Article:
Osteomyelitis of the skull; Otitis externa - malignant; Skull-base osteomyelitis; Necrotizing external otitis
Malignant otitis externa is a disorder that involves infection and damage of the bones of the ear canal and at the base of the skull.
Malignant otitis externa is caused by the spread of an outer ear infection (otitis externa), also called swimmer's ear. It is not common.
Risks for this condition include:
External otitis is often caused by bacteria that are hard to treat, such as pseudomonas. The infection spreads from the floor of the ear canal to the nearby tissues and into the bones at the base of the skull. The infection and swelling may damage or destroy the bones. The infection may affect the cranial nerves, brain, or other parts of the body if it continues to spread.
Your health care provider will look into your ear for signs of an outer ear infection. The head around and behind the ear may be tender to touch. A nervous system (neurological) exam may show that the cranial nerves are affected.
If there is any drainage, the provider may send a sample of it to the lab. The lab will culture the sample to try to find the cause of the infection.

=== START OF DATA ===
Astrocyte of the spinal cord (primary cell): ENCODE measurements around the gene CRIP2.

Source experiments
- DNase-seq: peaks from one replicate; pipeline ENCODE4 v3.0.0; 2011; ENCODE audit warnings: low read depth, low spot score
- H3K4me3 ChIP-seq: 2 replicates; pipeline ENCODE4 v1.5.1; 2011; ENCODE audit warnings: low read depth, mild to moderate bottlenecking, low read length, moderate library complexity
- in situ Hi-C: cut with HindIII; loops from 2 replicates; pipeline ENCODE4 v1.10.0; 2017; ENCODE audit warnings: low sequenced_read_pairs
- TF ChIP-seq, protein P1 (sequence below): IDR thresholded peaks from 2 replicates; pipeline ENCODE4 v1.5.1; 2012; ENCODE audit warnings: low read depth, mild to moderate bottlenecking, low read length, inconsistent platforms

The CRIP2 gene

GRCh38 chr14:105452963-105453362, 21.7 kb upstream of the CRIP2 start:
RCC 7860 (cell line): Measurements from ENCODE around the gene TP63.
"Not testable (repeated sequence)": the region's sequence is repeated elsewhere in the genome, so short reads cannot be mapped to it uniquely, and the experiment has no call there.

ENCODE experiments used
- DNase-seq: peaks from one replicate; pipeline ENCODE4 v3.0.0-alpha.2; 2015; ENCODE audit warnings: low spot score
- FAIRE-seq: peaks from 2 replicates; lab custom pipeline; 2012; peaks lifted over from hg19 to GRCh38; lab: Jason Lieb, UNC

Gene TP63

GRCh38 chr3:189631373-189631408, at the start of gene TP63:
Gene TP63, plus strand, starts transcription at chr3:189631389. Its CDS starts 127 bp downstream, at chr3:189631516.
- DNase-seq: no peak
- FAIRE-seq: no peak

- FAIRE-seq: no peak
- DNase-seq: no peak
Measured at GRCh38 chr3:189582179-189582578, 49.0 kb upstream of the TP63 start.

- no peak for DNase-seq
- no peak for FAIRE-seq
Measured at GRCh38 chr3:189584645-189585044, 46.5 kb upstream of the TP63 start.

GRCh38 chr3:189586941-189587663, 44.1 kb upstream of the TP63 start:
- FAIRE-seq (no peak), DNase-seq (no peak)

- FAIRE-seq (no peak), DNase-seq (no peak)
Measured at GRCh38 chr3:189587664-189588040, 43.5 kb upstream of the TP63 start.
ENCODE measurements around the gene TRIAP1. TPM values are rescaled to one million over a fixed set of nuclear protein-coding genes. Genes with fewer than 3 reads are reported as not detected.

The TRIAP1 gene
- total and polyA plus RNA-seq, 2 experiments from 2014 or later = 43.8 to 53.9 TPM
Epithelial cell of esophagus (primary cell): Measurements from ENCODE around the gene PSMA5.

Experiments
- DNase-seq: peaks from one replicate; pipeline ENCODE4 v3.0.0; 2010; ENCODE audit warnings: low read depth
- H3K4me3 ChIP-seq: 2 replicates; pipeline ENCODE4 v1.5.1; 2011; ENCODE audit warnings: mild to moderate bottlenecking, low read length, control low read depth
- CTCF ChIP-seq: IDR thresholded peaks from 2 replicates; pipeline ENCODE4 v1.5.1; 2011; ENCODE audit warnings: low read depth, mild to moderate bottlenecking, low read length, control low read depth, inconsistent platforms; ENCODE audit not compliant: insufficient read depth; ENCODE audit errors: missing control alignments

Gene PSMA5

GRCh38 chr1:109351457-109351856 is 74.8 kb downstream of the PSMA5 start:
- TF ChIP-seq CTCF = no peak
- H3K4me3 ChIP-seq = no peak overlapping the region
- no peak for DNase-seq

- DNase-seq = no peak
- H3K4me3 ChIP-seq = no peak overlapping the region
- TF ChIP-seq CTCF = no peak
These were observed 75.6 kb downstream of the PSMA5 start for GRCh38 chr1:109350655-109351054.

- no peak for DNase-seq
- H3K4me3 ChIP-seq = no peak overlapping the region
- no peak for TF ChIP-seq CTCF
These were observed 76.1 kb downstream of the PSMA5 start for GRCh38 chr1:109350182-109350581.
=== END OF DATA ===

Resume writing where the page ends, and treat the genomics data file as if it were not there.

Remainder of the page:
To look for signs of a bone infection next to the ear canal, the following tests may be done:
The goal of treatment is to cure the infection. Treatment often lasts for several months, because it is difficult to treat the bacteria and reach an infection in bone tissue.
You will need to take antibiotic medicines for a long period of time. The medicines may be given through a vein (intravenously), or by mouth. Antibiotics should be continued until scans or other tests show the inflammation has gone down.
Dead or infected tissue may need to be removed from the ear canal. In some cases, surgery may be needed to remove dead or damaged tissue in the skull.
Malignant otitis externa most often responds to long-term treatment, especially if treated early. It may return in the future. Severe cases may be deadly.
Complications may include:
Call your provider if:
Go to the emergency room or call the local emergency number (such as 911) if you have:
To prevent an external ear infection:
Treat acute otitis externa completely. Do not stop treatment sooner than your provider recommends. Following your provider's plan and finishing treatment will lower your risk of malignant otitis externa.
Araos R, D'Agata E. Pseudomonas aeruginosa and other pseudomonas species. In: Bennett JE, Dolin R, Blaser MJ , eds. Mandell, Douglas, and Bennett's Principles and Practice of Infectious Diseases. 9th ed. Philadelphia, PA: Elsevier; 2020:chap 219.
Pfaff JA, Moore GP. Otolaryngology. In: Walls RM, Hockberger RS, Gausche-Hill M, eds. Rosen's Emergency Medicine: Concepts and Clinical Practice. 9th ed. Philadelphia, PA: Elsevier; 2018:chap 62.BACK TO TOP
Review Date: 4/13/2020
Reviewed By: Josef Shargorodsky, MD, MPH, Johns Hopkins University School of Medicine, Baltimore, MD. Also reviewed by David Zieve, MD, MHA, Medical Director, Brenda Conaway, Editorial Director, and the A.D.A.M. Editorial team.
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